Confectioners, bakers and chocolate bar makers are appearing in Ottawa this week to protest to the Canadian International Trade Tribunal, CITT, about the duty taxes on sugar entering Canada from the United States.
The CITT put up trade barriers around five years ago; placing 44% duty on sugar to prevent it being imported at prices domestic producers could not compete with. The trial run of the measure expires in November, however, and the Canadian Sugar Users Coalition will argue their case for an open boarder at a public tribunal.
David Ganong, CEO of eastern Canada’s confectioner Ganong Bros, explains: “My sugar cost is relatively higher today than it was five years ago. If the duty is extended, then that is likely to mean sugar will continue to be relatively more expensive.” And this is no small issue for a manufacturer whose product is made of more than 50% sugar.
Opposition to the end of duty comes from the Big Three of Canadian confectionary: sugar refinery owners Redpath, a subsidiary of Tate & Lyle of the UK, Lantic and Rogers, both controlled by the same CEO, Gregory Hoskins. For them, sugar duty has meant cutting costs, consolidating manufacture and virtual market domination as competitors from the USA and Europe were forced out. The Canadian Sugar Users Coalition argues that this has led to an inflated price of 10% for all Canadian sugar users. The joint coordinator said: “the world price fell in half… but the refinery prices went up. So where did the money go? It went right in their pockets.”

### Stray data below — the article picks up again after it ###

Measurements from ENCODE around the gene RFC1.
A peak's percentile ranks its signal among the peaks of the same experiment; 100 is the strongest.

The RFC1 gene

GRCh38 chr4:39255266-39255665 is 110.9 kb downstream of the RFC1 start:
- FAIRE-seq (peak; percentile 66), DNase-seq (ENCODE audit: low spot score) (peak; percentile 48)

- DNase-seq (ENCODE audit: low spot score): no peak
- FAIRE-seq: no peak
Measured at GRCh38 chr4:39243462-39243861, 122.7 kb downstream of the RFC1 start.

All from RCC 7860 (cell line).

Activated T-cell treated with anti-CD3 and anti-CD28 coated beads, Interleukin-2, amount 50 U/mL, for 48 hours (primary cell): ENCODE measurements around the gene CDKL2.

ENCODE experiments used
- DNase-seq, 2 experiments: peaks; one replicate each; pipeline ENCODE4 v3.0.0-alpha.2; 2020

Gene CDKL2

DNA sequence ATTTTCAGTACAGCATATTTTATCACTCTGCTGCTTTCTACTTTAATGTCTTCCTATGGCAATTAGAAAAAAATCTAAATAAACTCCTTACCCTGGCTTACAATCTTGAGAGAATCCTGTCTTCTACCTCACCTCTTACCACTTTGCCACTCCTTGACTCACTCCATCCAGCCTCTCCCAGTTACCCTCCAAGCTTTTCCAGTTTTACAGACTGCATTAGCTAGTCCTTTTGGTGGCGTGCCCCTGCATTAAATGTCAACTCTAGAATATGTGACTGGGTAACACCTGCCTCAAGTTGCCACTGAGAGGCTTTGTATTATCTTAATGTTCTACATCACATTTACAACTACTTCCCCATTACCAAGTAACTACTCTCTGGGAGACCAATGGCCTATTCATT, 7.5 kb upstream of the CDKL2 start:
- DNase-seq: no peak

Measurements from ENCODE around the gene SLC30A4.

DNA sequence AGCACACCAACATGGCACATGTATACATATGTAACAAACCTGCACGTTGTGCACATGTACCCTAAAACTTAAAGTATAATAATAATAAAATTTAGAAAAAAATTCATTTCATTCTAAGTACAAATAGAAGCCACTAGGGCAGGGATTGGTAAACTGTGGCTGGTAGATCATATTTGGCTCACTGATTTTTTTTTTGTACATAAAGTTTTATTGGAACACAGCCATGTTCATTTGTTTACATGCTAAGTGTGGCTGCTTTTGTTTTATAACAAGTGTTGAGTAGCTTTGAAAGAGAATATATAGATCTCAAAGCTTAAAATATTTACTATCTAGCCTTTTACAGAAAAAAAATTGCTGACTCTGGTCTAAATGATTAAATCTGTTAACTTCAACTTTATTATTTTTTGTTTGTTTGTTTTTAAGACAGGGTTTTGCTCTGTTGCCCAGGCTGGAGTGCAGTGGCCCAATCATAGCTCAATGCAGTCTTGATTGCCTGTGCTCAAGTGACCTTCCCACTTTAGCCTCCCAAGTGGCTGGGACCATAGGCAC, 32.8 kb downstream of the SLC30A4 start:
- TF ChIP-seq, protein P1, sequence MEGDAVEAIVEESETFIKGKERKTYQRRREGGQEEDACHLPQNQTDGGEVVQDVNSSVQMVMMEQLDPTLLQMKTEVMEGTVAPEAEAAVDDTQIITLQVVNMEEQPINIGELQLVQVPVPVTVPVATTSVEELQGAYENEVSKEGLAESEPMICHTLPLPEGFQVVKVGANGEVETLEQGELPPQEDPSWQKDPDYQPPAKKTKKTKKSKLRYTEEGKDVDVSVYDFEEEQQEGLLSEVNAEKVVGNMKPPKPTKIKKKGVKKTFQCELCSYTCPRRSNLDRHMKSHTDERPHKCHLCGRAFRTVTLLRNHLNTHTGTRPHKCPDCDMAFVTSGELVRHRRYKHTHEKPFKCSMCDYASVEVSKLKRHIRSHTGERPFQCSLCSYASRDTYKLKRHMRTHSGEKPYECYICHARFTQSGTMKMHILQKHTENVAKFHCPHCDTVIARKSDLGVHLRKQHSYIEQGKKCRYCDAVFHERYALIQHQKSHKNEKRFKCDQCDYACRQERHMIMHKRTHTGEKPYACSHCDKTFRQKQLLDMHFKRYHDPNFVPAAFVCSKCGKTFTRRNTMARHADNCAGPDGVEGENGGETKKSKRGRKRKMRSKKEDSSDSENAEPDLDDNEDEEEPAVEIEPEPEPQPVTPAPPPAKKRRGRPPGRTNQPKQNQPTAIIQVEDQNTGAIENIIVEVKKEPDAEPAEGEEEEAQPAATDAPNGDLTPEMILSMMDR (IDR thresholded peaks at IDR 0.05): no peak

Sugar producers argue that an end to duty would make Canada a dumping ground for the excess, cheap US and European sugar, providing a price challenge that the three companies cannot compete with and demanding cutbacks in everything, including workforce. The US government controls its own sugar imports, guarantees a minimum price for domestic cane and beet farmers that is above the world average, and there are no limits on how much US farmers can grow. The crisis in America this year was a direct result of guaranteeing high prices: farmers kept producing while the glut in the market initiated a 20-year low in prices. Despite government intervention, the glut continued and the normal surplus has been augmented by 400,000 additional tonnes, an excess the Canadian sugar producers fear is coming their way.
An open boarder would mean significant changes for what has remained a very protected trade. Jennifer Nyberg of the UN’s Food and Agriculture Organisation said: “to date, very little substantive change has occurred in the sugar policy of most major producing and trading countries.” But the producers are going to need a persuasive argument for further restrictive duty in face of the modern arguments for trade liberalisation. For the consumer, low prices and aggressive market competition can only be a good thing.
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